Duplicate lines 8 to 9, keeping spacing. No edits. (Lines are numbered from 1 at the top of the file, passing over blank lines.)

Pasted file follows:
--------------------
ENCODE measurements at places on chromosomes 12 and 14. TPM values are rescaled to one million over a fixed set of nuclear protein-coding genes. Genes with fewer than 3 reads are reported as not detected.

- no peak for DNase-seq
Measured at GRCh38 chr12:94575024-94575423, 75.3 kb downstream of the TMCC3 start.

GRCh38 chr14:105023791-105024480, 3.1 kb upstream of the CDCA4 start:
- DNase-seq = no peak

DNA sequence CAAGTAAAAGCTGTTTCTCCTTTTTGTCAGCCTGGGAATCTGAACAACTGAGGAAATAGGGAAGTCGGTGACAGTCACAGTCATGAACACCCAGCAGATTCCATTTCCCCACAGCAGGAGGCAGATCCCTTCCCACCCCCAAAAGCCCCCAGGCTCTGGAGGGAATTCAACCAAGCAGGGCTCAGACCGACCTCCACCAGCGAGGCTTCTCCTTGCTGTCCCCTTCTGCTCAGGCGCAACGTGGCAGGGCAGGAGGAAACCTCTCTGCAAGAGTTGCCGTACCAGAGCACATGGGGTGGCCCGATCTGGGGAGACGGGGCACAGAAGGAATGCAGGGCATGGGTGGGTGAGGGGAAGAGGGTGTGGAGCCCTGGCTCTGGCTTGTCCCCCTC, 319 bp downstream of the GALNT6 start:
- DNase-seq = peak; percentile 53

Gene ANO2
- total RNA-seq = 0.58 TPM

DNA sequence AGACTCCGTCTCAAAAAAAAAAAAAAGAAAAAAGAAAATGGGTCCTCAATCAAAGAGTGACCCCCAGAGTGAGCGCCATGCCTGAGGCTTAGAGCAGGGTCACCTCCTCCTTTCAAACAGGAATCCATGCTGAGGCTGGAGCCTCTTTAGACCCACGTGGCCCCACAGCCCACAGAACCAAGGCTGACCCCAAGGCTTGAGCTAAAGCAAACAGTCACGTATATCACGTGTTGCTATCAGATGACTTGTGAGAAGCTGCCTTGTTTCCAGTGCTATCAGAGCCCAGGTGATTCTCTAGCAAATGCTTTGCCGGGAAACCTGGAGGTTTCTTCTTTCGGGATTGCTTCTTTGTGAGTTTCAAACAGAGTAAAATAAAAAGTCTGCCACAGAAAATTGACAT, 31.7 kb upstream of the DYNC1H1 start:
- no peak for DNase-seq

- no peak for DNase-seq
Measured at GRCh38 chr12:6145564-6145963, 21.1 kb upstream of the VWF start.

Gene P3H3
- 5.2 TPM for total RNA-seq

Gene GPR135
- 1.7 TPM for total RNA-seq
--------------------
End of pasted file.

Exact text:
Gene ANO2
- total RNA-seq = 0.58 TPM